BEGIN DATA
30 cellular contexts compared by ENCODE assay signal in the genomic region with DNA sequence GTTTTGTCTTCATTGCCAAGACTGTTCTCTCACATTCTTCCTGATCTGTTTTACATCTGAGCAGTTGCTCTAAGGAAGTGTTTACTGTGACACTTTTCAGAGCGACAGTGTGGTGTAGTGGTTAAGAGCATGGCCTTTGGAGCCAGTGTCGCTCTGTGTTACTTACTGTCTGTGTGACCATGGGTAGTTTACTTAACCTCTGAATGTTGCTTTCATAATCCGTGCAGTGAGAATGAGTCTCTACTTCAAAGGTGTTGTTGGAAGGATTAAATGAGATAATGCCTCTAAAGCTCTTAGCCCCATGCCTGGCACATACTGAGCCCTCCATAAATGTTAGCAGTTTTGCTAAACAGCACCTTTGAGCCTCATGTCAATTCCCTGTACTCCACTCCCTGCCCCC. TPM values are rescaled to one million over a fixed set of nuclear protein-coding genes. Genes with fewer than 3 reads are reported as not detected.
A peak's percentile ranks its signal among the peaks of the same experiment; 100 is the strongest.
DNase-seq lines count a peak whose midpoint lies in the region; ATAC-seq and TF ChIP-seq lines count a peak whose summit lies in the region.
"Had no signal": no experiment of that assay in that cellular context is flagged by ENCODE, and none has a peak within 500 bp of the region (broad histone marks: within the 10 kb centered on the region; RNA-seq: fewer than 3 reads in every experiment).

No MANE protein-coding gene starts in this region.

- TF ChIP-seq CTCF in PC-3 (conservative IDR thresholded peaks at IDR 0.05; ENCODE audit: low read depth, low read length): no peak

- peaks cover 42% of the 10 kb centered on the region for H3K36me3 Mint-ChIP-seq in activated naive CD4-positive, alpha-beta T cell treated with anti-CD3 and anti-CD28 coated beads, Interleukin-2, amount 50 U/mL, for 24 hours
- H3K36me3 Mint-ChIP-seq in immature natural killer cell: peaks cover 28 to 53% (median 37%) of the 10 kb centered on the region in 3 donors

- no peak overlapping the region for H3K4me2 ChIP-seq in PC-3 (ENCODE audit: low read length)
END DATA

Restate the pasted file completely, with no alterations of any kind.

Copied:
30 cellular contexts compared by ENCODE assay signal in the genomic region with DNA sequence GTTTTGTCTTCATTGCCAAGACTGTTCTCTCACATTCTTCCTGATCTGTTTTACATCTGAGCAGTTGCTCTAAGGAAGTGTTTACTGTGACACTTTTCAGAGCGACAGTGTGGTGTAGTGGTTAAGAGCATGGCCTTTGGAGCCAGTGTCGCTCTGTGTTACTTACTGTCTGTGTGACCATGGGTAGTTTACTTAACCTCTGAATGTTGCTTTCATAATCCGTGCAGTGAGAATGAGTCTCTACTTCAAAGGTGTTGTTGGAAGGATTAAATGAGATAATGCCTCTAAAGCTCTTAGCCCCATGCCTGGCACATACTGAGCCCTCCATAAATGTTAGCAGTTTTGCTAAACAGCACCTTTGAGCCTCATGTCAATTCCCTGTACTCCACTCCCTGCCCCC. TPM values are rescaled to one million over a fixed set of nuclear protein-coding genes. Genes with fewer than 3 reads are reported as not detected.
A peak's percentile ranks its signal among the peaks of the same experiment; 100 is the strongest.
DNase-seq lines count a peak whose midpoint lies in the region; ATAC-seq and TF ChIP-seq lines count a peak whose summit lies in the region.
"Had no signal": no experiment of that assay in that cellular context is flagged by ENCODE, and none has a peak within 500 bp of the region (broad histone marks: within the 10 kb centered on the region; RNA-seq: fewer than 3 reads in every experiment).

No MANE protein-coding gene starts in this region.

- TF ChIP-seq CTCF in PC-3 (conservative IDR thresholded peaks at IDR 0.05; ENCODE audit: low read depth, low read length): no peak

- peaks cover 42% of the 10 kb centered on the region for H3K36me3 Mint-ChIP-seq in activated naive CD4-positive, alpha-beta T cell treated with anti-CD3 and anti-CD28 coated beads, Interleukin-2, amount 50 U/mL, for 24 hours
- H3K36me3 Mint-ChIP-seq in immature natural killer cell: peaks cover 28 to 53% (median 37%) of the 10 kb centered on the region in 3 donors

- no peak overlapping the region for H3K4me2 ChIP-seq in PC-3 (ENCODE audit: low read length)